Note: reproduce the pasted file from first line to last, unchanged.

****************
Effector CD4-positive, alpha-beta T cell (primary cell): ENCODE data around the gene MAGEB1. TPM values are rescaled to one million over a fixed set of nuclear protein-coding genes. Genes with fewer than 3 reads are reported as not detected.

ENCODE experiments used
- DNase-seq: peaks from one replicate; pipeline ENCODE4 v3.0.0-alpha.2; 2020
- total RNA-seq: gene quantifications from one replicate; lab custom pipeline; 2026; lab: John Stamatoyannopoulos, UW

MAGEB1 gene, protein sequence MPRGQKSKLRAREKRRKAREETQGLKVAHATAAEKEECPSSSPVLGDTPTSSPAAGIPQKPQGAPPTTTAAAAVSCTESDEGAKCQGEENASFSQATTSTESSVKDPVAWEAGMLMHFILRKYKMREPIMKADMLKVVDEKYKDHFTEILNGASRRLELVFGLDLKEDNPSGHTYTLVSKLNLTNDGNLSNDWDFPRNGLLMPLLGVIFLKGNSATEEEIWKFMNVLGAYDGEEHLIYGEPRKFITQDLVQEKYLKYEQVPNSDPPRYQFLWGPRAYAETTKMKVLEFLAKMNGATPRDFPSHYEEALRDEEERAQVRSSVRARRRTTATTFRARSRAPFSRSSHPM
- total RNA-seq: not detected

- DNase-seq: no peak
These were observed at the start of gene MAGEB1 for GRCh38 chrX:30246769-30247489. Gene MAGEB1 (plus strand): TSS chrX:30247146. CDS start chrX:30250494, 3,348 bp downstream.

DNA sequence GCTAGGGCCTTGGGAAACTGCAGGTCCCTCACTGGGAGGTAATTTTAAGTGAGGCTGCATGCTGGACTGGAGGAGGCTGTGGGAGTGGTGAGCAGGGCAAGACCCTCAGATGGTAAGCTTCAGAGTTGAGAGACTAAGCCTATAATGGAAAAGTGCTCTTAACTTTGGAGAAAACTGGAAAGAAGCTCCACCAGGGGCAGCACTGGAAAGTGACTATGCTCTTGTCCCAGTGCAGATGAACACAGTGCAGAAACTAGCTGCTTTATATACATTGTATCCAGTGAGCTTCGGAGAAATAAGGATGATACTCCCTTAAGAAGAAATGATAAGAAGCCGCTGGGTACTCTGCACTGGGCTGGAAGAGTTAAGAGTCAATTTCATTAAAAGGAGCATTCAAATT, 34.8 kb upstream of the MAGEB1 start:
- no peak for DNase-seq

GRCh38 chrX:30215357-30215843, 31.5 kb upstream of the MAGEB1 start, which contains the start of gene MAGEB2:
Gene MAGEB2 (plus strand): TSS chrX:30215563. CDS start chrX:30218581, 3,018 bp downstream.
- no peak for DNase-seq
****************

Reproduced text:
Effector CD4-positive, alpha-beta T cell (primary cell): ENCODE data around the gene MAGEB1. TPM values are rescaled to one million over a fixed set of nuclear protein-coding genes. Genes with fewer than 3 reads are reported as not detected.

ENCODE experiments used
- DNase-seq: peaks from one replicate; pipeline ENCODE4 v3.0.0-alpha.2; 2020
- total RNA-seq: gene quantifications from one replicate; lab custom pipeline; 2026; lab: John Stamatoyannopoulos, UW

MAGEB1 gene, protein sequence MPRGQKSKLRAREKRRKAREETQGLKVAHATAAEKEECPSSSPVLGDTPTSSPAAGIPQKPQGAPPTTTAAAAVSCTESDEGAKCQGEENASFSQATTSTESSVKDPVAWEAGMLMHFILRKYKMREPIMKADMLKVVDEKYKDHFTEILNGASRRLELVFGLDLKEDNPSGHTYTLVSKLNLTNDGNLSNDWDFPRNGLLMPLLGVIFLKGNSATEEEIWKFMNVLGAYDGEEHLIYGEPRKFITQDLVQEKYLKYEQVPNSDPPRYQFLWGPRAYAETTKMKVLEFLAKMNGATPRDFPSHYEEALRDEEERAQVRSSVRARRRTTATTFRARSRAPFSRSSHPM
- total RNA-seq: not detected

- DNase-seq: no peak
These were observed at the start of gene MAGEB1 for GRCh38 chrX:30246769-30247489. Gene MAGEB1 (plus strand): TSS chrX:30247146. CDS start chrX:30250494, 3,348 bp downstream.

DNA sequence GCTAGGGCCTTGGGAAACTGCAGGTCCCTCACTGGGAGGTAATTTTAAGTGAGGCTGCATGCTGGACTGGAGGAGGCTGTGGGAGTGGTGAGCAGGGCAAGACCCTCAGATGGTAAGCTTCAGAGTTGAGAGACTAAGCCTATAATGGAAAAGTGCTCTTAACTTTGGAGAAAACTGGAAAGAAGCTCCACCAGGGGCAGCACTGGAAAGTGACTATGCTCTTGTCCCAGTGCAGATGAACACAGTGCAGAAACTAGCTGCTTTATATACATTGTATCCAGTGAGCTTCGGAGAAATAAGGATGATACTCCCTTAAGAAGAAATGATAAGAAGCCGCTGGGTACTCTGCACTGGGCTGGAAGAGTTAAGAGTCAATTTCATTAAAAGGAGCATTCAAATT, 34.8 kb upstream of the MAGEB1 start:
- no peak for DNase-seq

GRCh38 chrX:30215357-30215843, 31.5 kb upstream of the MAGEB1 start, which contains the start of gene MAGEB2:
Gene MAGEB2 (plus strand): TSS chrX:30215563. CDS start chrX:30218581, 3,018 bp downstream.
- no peak for DNase-seq